- Created in Wellness And Prevention
The average person will spend about one-third of his or her life sleeping. Why do we need so much sleep? Basically, the quality and length of our sleeping hours affects the quality of our waking hours in a huge way. Without quality sleep, our bodies can’t heal, rest or repair; our energy can’t be replenished; and important hormones aren’t released.
What Happens While You Sleep?
Sleep is broken into four main stages, and something different happens with the body in each stage. The first stage of sleep happens as we fall asleep and transition from being awake to being asleep. We experience light sleep during this first stage, and our bodies become more relaxed. We spend most of our sleeping time in the second stage of sleep. In this stage, our heart rate and breathing become slower and more regular. Restorative sleep, when your body repairs and heals itself, happens in the third stage of sleep and is followed by REM sleep. “REM” stands for Rapid Eye Movement, and in this stage of sleep our brains are active (this is when dreaming happens). The REM stage of sleep happens about 90 minutes after we fall asleep and continues to occur about every 90 minutes thereafter, as our sleep “cycles.”
How Much Sleep Do You Really Need?
Sleep needs change with age. Most adults need between seven and nine hours of sleep each night to get all of the benefits a good night’s sleep has to offer. You’ll know you’ve gotten enough sleep if you wake up feeling alert and refreshed. If you need a nap to get through the day, you may need more nighttime sleep. Some people have a hard time falling asleep or staying asleep. There can be a number of reasons for these kinds of sleep troubles, and a good place to start working on getting enough sleep is by practicing good sleep hygiene—and we are not talking about the “brushing your teeth before going to bed” kind of hygiene, though that’s not a bad idea!
Sleep hygiene is important to allow our bodies to relax and prepare for a good night’s sleep. A few recommendations for good sleep hygiene include avoiding caffeine, alcohol, disruptive foods (foods that may upset your digestion), nicotine or even bright lights within a few hours of going to bed. Another part of sleep hygiene is setting a regular bedtime and waking time, and sticking to those times even on weekends. Getting in a regular bedtime routine will help signal your body and brain that it is almost time to sleep. Also, make sure the room is cool and dark, without blue light from screens, such as TVs, cell phones and tablets. Studies have suggested that going to bed early (no later than 11 p.m.) improves your sleep quality.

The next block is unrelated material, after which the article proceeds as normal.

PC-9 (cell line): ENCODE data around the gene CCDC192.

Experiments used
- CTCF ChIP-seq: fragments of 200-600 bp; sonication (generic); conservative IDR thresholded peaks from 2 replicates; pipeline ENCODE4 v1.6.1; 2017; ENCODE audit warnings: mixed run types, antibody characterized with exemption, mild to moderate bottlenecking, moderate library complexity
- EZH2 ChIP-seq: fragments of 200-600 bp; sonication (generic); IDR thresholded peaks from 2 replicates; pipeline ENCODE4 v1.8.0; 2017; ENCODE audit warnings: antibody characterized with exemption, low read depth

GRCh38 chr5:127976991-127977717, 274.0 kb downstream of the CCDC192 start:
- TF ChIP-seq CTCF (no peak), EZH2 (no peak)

There are a few things we can do during the day to help our sleep patterns at night as well. Regular exercise will help encourage regular sleep patterns. Seeing daylight during the day and darkness at night also helps regulate the sleep/wake cycle.
Chiropractic Care and Sleep Problems
Many patients who have received a chiropractic adjustment say they’ve experienced an immediate improvement in sleep. This may be for a number of reasons: The adjustment removed nerve irritation or pain that was causing poor sleep; the adjustment improved blood flow which improved sleep; and/or the adjustment created relaxation. No matter the reason, a chiropractic adjustment may help relieve some of your sleep problems.
Sleep is very important for functioning in everyday life. Without the quality or quantity of sleep we need, it is nearly impossible to achieve overall wellness, to allow the body to heal and repair, and to re-energize for tomorrow. Ask us for more suggestions to help get a better night’s rest.